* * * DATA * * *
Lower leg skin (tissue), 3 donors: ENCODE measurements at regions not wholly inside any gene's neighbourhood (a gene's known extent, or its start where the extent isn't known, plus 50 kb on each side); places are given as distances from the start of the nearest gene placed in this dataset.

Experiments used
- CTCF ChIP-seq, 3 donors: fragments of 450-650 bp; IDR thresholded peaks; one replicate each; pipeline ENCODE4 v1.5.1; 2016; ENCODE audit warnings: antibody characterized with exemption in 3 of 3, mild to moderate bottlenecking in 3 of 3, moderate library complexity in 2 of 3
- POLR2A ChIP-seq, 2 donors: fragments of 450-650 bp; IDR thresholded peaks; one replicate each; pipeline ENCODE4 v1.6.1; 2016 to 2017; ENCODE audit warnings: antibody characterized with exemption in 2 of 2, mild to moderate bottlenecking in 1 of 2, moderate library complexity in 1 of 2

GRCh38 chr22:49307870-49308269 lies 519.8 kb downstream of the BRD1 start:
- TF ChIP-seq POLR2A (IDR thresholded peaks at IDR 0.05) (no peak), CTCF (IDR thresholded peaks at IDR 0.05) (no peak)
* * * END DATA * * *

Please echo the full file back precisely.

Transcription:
Lower leg skin (tissue), 3 donors: ENCODE measurements at regions not wholly inside any gene's neighbourhood (a gene's known extent, or its start where the extent isn't known, plus 50 kb on each side); places are given as distances from the start of the nearest gene placed in this dataset.

Experiments used
- CTCF ChIP-seq, 3 donors: fragments of 450-650 bp; IDR thresholded peaks; one replicate each; pipeline ENCODE4 v1.5.1; 2016; ENCODE audit warnings: antibody characterized with exemption in 3 of 3, mild to moderate bottlenecking in 3 of 3, moderate library complexity in 2 of 3
- POLR2A ChIP-seq, 2 donors: fragments of 450-650 bp; IDR thresholded peaks; one replicate each; pipeline ENCODE4 v1.6.1; 2016 to 2017; ENCODE audit warnings: antibody characterized with exemption in 2 of 2, mild to moderate bottlenecking in 1 of 2, moderate library complexity in 1 of 2

GRCh38 chr22:49307870-49308269 lies 519.8 kb downstream of the BRD1 start:
- TF ChIP-seq POLR2A (IDR thresholded peaks at IDR 0.05) (no peak), CTCF (IDR thresholded peaks at IDR 0.05) (no peak)